Here are three features that every company will rely on their inventory control software
in the future.
Good inventory control is all about having the right product in the right place and at the
right time. And thanks to the ecommerce boom, which is expected to hit $4.5 trillion in sales for the B2C sector and $1.2 trillion on the B2B front by 2021, the need for reliable
inventory management procedures has grown significantly over the past few years.
As companies strategize on how to best procure and position inventory in a way that meets
their customers’ changing demands, many of them are using inventory control software to
streamline the process while saving time, money and manpower. In return, those companies get
more accurate inventory records, better vendor relationships, reduced errors, improved
operational efficiencies and enhanced customer service.
Encompassing all aspects of a firm’s inventory management process—including purchasing,
shipping, receiving, tracking, warehousing, storage and reordering—inventory control
software provides accurate inventory counts, automates supplier management and product
reordering, and provides data that can be used for good decision-making.
As inventory control software continues to evolve, vendors are adding new features and
capabilities to their solutions. Here are three that benefit a broad range of companies
across all industries:
Vendor managed inventory. In today’s fast-paced fulfillment world,
more retailers are relying on their distributors and/or manufacturers to manage
their restocking needs, fulfill orders as soon as a product hits the “reorder” point
and keep products on their shelves. Gaining visibility into this process is
cumbersome and time-consuming without an inventory control system to provide high
levels of visibility into demand forecasts and other key data points. A supplier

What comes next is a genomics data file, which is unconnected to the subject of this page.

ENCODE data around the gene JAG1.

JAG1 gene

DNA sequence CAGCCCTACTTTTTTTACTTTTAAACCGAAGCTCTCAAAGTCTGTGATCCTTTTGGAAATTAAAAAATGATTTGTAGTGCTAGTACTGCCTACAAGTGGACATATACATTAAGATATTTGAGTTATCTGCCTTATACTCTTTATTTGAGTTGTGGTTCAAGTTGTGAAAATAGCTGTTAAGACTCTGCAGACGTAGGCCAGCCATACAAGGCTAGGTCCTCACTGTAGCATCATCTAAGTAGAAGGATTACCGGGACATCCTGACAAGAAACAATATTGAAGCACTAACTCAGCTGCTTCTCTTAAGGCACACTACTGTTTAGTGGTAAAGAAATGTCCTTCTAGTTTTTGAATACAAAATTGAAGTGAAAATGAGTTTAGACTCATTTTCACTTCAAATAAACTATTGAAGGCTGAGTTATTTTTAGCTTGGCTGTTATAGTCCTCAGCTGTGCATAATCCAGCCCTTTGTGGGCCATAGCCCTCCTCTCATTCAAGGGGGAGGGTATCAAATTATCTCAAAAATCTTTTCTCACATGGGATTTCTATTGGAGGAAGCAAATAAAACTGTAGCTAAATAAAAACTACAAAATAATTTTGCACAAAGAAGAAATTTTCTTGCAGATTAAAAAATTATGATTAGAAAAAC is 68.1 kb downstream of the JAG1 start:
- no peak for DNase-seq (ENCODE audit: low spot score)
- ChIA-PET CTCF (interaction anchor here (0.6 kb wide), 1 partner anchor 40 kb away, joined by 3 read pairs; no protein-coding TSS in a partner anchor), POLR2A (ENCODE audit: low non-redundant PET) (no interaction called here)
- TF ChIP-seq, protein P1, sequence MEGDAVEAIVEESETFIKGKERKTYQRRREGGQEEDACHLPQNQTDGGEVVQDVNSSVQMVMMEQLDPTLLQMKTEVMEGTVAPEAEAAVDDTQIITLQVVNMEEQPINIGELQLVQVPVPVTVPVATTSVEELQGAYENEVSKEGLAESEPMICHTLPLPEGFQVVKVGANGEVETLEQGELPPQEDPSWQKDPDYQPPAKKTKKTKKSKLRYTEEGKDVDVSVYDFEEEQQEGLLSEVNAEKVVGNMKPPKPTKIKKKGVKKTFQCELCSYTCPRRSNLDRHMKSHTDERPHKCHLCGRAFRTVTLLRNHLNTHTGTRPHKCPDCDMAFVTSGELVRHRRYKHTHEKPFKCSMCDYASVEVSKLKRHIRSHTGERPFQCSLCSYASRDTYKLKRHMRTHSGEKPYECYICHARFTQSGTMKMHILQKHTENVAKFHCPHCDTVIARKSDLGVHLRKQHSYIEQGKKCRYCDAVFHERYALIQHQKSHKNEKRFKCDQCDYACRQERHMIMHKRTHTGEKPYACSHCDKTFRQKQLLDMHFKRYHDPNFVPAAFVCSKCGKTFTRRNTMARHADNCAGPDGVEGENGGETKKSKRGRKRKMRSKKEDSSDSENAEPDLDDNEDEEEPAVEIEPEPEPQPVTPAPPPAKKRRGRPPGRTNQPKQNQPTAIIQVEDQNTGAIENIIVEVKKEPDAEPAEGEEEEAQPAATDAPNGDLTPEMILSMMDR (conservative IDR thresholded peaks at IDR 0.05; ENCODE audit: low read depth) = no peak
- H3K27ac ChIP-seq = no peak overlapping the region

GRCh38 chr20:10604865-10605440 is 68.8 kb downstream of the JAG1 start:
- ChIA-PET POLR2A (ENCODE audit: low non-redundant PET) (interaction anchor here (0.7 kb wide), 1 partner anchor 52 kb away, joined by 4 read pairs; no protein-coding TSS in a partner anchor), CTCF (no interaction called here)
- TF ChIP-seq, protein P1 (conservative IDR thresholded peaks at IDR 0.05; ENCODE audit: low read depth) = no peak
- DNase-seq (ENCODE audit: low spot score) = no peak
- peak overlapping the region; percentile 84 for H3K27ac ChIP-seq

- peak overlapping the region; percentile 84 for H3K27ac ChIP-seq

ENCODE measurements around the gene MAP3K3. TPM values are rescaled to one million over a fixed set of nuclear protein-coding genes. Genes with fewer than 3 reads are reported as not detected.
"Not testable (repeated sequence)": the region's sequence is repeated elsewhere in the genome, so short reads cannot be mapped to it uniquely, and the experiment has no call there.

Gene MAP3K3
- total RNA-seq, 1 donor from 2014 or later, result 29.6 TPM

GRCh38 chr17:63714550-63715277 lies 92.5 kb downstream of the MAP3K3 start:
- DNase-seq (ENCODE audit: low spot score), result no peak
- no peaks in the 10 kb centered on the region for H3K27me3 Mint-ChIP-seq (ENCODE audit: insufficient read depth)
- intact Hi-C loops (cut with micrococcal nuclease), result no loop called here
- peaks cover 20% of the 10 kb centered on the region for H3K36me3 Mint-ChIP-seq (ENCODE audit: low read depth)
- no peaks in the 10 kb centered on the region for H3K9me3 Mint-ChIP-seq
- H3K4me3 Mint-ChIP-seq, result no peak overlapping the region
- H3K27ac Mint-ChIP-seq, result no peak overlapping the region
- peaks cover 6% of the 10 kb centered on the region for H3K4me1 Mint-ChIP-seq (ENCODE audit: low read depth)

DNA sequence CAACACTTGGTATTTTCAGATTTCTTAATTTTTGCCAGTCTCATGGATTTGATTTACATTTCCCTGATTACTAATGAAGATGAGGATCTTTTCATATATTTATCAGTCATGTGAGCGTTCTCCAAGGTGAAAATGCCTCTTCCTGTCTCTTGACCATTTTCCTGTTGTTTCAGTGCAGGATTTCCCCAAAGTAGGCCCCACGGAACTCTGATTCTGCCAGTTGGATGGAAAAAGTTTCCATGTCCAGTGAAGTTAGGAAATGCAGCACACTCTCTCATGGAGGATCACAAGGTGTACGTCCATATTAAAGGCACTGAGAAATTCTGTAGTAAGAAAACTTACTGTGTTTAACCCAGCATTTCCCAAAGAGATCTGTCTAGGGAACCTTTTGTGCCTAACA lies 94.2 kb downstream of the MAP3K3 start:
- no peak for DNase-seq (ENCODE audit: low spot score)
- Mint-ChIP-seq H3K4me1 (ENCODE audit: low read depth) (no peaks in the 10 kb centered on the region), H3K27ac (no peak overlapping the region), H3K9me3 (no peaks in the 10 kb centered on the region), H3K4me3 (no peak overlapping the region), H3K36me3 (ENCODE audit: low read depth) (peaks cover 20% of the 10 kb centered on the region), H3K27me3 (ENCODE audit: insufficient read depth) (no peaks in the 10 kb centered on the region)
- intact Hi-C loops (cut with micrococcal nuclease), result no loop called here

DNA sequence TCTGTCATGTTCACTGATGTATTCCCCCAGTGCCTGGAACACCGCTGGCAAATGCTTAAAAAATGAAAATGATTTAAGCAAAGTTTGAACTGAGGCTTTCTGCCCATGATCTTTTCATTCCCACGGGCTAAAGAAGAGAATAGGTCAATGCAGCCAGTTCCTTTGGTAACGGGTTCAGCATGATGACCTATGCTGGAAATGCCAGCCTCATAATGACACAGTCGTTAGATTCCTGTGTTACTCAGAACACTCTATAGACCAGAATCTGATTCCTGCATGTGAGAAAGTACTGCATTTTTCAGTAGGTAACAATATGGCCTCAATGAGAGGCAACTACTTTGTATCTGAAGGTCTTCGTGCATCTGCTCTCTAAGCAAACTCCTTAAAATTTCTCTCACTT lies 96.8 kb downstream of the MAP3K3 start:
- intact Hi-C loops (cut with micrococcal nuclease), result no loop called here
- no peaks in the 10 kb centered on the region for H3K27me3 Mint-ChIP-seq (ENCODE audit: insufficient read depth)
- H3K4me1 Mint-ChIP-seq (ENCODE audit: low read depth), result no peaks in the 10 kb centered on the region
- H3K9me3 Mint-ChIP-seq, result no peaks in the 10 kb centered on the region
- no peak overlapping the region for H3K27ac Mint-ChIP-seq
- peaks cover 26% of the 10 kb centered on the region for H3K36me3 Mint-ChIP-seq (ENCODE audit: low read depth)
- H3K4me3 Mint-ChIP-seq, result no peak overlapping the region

that’s left to “guess” at its customers’ vendor managed inventory (VMI) needs, for
example, could wind up with too much of its own inventory in stock. This, in turn,
increases that supplier’s physical space needs and bumps up its inventory costs—all
expenses that will be passed along to the customer.
An inventory control system which accounts for VMI allows companies to manage and
report across hundreds of different locations. Whether they run multi-location
inventory or want to leverage advanced features (e.g., reorder points, lead times
and seasonal cycles), a system which offers visibility into VMI will provide:
accurate reporting, accurate profit and loss, VMI stock location replenishment data,
and improved sales.
By handling the VMI process, inventory control software helps both the supplier and
customer improve their current inventory management processes, provides demand
forecast visibility and enables more efficient ordering, scheduling and labor usage.
These “wins” translate into lower carrying costs, better asset utilization (i.e.,
trucks and other vehicles) and fewer stock-outs.
Mobile inventory control. Working “without wires” has become